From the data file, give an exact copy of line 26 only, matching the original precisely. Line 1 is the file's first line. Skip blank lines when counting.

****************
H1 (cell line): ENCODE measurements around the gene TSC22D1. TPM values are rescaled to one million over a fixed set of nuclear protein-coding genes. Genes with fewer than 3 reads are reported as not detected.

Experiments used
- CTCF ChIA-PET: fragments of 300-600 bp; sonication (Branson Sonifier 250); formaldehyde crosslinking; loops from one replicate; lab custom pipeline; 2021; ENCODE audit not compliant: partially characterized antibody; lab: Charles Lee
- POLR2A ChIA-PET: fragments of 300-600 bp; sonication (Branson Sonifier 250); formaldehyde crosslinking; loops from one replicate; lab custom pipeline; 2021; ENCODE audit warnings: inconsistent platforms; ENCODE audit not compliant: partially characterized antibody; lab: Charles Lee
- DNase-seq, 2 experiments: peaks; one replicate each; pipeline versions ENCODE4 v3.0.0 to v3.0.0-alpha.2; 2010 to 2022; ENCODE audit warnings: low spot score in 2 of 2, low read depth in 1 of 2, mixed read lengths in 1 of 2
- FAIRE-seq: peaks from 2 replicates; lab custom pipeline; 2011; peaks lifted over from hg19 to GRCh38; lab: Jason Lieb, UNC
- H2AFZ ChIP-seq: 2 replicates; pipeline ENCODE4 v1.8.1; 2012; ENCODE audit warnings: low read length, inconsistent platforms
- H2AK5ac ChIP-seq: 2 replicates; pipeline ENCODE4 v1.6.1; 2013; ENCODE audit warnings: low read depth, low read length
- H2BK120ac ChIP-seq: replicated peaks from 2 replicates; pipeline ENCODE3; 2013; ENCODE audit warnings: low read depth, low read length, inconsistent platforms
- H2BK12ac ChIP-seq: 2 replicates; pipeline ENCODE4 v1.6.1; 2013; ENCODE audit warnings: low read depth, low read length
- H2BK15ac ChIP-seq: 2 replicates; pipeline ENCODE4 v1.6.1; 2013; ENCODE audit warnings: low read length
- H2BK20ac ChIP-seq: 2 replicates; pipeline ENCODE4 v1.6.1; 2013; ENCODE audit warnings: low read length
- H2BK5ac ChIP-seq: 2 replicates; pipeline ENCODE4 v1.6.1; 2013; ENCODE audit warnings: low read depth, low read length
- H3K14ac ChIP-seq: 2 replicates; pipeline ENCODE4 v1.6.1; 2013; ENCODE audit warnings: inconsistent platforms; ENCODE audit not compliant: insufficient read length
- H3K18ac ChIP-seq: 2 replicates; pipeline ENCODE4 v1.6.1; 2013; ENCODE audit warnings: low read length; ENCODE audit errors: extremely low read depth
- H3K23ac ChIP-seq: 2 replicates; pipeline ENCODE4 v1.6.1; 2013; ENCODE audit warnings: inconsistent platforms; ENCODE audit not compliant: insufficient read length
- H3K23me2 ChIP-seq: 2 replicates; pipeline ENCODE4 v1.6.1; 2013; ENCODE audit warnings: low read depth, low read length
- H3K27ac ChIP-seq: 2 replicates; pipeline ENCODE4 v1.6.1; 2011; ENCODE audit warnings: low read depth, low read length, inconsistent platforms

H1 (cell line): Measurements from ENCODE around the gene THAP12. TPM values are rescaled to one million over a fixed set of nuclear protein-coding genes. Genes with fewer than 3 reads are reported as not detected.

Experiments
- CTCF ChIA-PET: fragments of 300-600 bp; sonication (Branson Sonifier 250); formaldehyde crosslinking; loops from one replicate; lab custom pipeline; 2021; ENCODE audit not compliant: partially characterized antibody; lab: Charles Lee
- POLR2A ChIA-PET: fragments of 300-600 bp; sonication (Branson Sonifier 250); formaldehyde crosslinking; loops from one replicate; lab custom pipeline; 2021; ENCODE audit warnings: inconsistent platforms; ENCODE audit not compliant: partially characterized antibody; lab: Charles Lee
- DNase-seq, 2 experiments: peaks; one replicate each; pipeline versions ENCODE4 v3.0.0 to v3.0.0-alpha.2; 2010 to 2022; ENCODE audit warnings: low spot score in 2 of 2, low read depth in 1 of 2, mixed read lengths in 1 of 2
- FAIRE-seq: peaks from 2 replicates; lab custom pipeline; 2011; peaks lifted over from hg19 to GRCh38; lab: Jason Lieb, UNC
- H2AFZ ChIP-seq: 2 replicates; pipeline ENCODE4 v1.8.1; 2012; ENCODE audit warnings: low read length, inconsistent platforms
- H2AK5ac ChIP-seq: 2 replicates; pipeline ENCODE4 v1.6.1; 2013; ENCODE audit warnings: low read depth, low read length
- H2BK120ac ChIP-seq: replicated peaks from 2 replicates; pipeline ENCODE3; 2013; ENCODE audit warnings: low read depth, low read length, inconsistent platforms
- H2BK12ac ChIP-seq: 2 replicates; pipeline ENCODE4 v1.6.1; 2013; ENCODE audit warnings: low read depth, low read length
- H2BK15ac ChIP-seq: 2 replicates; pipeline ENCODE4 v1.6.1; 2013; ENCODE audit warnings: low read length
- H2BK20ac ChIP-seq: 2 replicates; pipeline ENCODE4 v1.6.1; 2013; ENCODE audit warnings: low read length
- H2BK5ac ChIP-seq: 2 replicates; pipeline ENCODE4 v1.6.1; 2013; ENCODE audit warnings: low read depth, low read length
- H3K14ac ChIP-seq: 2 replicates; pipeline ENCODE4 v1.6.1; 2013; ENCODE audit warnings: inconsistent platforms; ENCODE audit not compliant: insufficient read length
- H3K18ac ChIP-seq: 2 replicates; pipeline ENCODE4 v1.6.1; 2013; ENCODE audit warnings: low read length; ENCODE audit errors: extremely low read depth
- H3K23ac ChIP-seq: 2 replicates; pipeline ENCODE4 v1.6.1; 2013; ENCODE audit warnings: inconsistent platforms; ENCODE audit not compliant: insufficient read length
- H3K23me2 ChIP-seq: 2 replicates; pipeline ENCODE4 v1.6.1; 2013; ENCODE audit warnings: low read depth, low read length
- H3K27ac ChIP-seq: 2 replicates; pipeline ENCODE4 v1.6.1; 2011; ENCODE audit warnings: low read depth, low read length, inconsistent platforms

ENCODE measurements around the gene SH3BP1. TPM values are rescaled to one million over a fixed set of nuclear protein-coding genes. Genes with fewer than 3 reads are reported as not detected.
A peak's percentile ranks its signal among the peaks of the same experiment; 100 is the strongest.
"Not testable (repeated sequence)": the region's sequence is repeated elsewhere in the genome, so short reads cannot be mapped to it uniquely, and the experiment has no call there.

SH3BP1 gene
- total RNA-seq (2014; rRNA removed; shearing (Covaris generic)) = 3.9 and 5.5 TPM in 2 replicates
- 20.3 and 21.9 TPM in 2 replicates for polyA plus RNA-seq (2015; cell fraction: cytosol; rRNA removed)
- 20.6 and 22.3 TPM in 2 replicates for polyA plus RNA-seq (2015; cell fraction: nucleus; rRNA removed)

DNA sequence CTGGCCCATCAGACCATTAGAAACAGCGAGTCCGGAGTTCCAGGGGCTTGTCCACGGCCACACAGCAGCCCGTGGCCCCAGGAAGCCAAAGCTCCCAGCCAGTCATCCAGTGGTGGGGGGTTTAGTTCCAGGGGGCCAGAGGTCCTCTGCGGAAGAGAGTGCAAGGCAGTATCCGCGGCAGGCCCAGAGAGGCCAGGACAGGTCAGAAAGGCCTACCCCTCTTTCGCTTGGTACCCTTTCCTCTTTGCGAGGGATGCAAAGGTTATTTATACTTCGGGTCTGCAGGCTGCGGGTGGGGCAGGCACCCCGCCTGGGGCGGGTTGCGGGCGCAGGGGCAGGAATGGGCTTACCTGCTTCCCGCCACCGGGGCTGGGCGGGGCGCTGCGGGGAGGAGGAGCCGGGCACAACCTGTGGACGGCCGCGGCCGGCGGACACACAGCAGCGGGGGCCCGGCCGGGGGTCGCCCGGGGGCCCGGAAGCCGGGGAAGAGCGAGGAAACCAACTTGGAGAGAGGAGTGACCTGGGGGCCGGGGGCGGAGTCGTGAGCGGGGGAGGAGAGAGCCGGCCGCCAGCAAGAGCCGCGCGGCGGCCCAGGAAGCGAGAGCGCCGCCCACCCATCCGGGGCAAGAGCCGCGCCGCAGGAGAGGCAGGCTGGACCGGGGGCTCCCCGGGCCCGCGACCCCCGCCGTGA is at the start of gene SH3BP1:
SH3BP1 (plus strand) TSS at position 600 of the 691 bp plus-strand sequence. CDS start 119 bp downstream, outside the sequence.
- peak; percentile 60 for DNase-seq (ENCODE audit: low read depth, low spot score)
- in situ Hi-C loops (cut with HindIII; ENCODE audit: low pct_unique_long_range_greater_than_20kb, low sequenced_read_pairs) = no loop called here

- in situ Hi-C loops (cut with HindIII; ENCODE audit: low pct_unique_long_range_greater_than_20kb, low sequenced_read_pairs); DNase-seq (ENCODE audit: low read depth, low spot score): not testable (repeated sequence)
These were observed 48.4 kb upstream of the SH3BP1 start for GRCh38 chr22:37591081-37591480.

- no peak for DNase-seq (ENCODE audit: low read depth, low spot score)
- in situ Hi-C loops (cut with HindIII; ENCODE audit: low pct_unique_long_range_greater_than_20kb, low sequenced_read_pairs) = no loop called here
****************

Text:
- H2AK5ac ChIP-seq: 2 replicates; pipeline ENCODE4 v1.6.1; 2013; ENCODE audit warnings: low read depth, low read length